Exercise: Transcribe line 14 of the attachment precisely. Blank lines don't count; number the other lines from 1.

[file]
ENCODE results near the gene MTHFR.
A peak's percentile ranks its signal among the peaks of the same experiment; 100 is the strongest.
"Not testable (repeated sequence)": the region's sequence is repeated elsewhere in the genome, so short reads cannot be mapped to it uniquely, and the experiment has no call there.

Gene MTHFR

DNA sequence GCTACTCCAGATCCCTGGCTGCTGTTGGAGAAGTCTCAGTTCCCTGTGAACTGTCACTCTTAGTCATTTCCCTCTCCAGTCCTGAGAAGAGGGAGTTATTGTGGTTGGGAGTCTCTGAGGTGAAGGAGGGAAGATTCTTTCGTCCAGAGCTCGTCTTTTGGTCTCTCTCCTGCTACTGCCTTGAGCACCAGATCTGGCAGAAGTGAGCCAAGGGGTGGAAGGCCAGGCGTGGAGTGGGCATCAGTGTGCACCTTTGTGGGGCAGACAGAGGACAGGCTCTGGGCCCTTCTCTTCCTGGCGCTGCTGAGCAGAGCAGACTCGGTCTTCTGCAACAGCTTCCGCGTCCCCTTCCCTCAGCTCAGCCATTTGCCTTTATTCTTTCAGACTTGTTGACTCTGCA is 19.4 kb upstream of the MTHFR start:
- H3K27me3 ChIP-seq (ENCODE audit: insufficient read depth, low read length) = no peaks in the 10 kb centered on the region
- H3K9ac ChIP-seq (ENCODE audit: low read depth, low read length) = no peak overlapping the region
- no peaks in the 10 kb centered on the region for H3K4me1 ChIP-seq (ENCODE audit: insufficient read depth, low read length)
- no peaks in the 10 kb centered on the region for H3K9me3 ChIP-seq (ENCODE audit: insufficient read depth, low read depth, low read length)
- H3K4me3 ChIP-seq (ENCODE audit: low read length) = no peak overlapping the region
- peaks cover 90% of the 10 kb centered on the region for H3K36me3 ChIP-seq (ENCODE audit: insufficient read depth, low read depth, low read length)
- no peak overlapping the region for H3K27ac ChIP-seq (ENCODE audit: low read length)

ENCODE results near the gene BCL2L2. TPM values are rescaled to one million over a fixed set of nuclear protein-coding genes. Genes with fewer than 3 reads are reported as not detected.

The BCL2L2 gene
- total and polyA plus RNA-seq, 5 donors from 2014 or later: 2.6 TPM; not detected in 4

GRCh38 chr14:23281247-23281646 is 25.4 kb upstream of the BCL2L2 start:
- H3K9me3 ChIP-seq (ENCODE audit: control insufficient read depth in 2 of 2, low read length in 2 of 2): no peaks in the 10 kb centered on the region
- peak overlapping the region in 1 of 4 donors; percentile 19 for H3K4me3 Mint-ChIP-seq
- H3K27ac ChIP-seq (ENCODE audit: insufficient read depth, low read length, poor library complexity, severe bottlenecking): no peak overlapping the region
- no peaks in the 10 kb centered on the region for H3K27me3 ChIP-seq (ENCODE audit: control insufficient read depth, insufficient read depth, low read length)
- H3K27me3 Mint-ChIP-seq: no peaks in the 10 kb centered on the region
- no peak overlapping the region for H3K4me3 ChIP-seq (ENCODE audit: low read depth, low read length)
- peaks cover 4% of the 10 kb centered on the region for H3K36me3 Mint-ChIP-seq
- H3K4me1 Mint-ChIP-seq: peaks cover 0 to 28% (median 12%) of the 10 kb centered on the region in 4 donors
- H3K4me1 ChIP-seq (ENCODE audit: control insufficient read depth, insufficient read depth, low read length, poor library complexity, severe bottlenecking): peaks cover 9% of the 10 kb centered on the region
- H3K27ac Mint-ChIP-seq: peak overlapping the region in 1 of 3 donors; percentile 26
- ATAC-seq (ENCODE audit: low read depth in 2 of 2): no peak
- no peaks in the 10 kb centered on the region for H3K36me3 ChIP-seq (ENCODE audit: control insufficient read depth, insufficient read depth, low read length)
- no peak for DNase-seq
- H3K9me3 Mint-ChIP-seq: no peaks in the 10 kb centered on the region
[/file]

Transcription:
The BCL2L2 gene